|Bort - 2011-07-13 |
The South peacefully seceded, and then opened fire at Fort Sumter. That's how they got General Sherman to go on an all-expenses-paid vacation through Georgia.
I like this:
That is pretty horrifying.
The Red States of the South have been riding a rage wagon for over 150 years because at the root of it all they felt their rightful property was stolen from them. And by property I mean slaves. The origin of all the anger for the federal government meddling in their affairs to this day.
If they wanna secede again I am all for kicking the shit out of them, since they didn't learn their lesson the last time.
The remarkable thing is how little thought the South gave to what they were doing. Had they been recognized as a distinct nation, sooner or later the North would have outlawed slavery outright, meaning that slaves would only have to reach the North (rather than Canada) to be free. In effect, the South was pushing for the complete repeal of the Fugitive Slave Act.
There is nothing good to say about the Southern cause: not its principles, not its logic, not its execution. And certainly not the ripples we're still dealing with today.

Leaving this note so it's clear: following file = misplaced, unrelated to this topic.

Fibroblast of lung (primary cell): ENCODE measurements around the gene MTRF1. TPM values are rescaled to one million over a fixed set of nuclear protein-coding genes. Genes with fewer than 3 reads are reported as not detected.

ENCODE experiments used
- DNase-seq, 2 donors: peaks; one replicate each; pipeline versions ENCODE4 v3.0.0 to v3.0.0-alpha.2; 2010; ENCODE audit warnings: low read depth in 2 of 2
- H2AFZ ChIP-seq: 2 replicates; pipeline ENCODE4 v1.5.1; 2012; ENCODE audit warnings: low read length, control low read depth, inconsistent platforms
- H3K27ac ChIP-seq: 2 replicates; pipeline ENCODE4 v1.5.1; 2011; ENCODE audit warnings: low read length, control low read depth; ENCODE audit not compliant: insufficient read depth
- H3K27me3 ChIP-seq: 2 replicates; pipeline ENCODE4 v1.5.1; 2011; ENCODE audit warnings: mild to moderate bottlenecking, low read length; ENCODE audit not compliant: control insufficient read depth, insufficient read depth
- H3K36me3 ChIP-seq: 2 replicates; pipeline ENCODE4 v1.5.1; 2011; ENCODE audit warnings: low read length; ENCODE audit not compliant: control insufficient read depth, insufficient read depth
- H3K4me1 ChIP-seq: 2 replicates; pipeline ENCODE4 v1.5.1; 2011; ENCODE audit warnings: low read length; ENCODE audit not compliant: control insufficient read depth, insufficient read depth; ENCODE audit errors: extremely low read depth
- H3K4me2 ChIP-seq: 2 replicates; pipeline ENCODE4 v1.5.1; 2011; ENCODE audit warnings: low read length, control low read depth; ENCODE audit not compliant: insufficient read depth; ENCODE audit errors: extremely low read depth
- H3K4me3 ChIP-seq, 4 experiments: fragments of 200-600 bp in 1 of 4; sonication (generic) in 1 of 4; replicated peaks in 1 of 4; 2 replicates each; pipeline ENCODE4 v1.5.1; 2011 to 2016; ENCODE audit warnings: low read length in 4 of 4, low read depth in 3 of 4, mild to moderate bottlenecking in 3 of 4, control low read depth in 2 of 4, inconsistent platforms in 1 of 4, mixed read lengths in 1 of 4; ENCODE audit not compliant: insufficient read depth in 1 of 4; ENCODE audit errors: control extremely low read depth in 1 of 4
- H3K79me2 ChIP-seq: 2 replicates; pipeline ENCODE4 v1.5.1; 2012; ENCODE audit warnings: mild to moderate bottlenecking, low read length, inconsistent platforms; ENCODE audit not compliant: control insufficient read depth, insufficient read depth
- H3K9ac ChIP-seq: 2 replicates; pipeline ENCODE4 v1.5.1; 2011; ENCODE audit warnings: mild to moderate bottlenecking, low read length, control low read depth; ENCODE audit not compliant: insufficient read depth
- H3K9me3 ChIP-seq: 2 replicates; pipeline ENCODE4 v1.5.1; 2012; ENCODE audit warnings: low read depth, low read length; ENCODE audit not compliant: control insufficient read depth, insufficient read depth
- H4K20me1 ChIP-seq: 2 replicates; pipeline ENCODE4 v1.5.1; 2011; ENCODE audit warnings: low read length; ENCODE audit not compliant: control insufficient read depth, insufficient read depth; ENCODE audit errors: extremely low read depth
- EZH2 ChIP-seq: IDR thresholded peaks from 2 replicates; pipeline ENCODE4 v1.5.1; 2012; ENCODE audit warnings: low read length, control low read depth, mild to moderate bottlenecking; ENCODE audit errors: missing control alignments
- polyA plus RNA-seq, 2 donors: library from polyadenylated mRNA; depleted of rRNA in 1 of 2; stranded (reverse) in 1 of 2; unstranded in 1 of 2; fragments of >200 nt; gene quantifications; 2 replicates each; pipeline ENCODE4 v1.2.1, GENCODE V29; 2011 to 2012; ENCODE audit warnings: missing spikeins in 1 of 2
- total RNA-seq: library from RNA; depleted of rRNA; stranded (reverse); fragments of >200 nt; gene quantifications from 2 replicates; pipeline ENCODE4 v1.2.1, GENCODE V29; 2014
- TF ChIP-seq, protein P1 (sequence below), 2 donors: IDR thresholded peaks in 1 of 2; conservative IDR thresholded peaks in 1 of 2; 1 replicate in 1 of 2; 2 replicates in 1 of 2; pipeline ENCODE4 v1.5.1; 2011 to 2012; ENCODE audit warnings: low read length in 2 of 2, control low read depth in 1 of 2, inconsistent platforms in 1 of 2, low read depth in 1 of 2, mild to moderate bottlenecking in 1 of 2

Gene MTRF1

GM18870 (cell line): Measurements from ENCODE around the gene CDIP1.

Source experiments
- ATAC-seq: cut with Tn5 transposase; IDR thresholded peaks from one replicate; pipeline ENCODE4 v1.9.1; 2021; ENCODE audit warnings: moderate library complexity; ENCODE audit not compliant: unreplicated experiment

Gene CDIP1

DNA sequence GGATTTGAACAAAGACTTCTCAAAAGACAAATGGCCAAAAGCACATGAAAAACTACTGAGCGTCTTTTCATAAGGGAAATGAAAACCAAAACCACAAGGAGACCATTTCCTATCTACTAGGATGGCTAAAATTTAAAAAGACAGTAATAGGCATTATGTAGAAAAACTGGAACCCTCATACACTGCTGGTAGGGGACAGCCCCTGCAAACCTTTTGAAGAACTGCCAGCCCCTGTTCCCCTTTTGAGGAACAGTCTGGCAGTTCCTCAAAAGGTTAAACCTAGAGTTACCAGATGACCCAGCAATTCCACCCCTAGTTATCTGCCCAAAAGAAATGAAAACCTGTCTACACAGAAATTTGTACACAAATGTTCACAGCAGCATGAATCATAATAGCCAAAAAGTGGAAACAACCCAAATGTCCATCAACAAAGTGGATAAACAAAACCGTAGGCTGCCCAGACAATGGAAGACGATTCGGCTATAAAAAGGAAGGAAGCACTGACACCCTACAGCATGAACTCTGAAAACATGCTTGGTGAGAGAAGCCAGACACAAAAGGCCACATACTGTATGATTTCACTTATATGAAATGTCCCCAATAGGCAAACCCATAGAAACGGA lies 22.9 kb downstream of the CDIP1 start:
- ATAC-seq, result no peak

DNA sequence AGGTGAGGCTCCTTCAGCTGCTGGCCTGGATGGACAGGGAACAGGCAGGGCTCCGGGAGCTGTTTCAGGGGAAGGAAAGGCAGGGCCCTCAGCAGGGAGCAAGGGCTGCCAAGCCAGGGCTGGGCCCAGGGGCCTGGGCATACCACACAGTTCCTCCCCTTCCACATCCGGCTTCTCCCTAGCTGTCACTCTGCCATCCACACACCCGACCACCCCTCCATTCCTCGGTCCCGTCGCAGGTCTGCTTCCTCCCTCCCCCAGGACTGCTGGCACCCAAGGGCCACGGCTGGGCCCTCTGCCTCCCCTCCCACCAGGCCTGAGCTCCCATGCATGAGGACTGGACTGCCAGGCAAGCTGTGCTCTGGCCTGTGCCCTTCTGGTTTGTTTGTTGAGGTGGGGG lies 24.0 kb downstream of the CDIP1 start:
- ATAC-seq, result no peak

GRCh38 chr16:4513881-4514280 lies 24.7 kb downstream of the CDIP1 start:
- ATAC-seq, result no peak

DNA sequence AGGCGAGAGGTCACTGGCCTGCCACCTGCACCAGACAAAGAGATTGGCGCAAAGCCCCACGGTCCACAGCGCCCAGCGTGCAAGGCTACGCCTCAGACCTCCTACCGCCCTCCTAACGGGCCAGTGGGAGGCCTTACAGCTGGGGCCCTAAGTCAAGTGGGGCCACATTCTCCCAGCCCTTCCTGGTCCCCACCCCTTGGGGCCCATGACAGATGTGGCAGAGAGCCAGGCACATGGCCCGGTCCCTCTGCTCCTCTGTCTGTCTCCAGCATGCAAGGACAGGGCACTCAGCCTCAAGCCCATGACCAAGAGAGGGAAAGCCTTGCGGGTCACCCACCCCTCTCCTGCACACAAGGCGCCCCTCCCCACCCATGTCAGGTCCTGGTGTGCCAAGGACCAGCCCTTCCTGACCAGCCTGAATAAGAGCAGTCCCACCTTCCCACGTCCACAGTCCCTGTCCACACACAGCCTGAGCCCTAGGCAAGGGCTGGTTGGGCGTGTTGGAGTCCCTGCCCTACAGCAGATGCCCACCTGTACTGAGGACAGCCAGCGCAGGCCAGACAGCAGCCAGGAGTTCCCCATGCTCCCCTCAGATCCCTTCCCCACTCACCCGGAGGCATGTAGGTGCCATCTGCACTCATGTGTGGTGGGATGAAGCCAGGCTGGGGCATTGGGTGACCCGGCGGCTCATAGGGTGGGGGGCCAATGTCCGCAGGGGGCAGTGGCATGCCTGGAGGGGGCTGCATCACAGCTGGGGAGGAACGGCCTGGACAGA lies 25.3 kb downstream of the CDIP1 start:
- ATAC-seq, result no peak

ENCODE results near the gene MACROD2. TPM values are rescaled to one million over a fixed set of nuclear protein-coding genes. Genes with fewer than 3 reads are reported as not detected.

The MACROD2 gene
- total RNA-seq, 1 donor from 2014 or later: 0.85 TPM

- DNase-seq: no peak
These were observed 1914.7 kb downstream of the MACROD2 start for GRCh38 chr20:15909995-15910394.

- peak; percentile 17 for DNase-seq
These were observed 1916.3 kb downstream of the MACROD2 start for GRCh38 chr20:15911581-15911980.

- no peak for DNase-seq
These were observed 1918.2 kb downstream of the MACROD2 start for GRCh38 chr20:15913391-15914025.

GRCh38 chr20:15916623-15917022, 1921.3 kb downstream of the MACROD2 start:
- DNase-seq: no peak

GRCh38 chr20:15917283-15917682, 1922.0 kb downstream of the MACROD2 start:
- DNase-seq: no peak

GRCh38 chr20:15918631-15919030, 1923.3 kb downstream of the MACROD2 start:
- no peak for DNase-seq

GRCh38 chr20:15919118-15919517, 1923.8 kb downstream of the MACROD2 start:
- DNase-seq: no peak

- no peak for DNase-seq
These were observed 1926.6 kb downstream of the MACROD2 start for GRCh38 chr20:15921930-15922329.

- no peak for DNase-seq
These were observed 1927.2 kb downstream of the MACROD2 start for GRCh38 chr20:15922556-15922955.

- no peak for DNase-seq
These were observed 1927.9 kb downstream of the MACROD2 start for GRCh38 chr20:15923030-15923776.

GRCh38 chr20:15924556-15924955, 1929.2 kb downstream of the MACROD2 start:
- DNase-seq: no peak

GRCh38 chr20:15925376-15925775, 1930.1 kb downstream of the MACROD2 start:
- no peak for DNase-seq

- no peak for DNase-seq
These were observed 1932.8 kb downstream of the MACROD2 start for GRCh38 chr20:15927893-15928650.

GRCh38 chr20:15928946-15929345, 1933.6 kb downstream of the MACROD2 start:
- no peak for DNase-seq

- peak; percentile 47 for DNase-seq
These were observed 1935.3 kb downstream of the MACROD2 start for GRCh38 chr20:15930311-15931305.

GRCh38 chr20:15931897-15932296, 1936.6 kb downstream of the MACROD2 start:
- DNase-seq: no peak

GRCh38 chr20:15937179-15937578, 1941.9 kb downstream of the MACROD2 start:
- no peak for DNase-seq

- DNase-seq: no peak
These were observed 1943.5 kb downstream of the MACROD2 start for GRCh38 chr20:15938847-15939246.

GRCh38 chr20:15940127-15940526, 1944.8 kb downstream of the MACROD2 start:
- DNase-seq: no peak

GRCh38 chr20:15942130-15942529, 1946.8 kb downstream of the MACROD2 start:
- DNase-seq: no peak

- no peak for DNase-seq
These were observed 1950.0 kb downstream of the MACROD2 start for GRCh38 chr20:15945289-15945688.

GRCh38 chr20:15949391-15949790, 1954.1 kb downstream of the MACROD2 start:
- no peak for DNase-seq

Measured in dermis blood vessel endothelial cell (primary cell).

Confederates would argue that the North had slaves too. I agree that political correctness has invented a new history that shows the North in a more progressive light, and that the reasons for the Civil War were not fundamentally about slavery, they were more about an industrial center working against and taxing a rural, agricultural center that was on the verge of collapse. What angers me is that these Southerners' patriotic pride is based on selective fact finding and spurious claims about their own history and that trumps the selective, more pluralistic historical framework that kids get taught in elementary school, because the end result is exclusive. The solution would be to allow expression of the Confederate veteran experience separate from the shackles of what they were fighting for. After all, if you didn't fight, you were executed. It's not their ancestors' fault that they suffered so severely in the Civil War. This class-based definition of the war would probably anger the moneyed names that still rule the South, so that will never happen.
A lot of the problem is conflating Secession and the Civil War: two different things with different causes.
It's entirely possible -- and accurate -- to note Northern support for slavery and other hypocrisies, but they aren't causes of either Secession or the Civil War. The South seceded because they felt it was necessary in order to preserve slavery, and the Civil War started when the southern rebellion turned violent at Fort Sumter and the Union decided it had to quell the uprising. We can turn to the Southern states' own words about what prompted secession, in their assorted Declarations of Secession; it was always about slavery.
Georgia's very first sentence of explanation: "For the last ten years we have had numerous and serious causes of complaint against our non-slave-holding confederate States with reference to the subject of African slavery."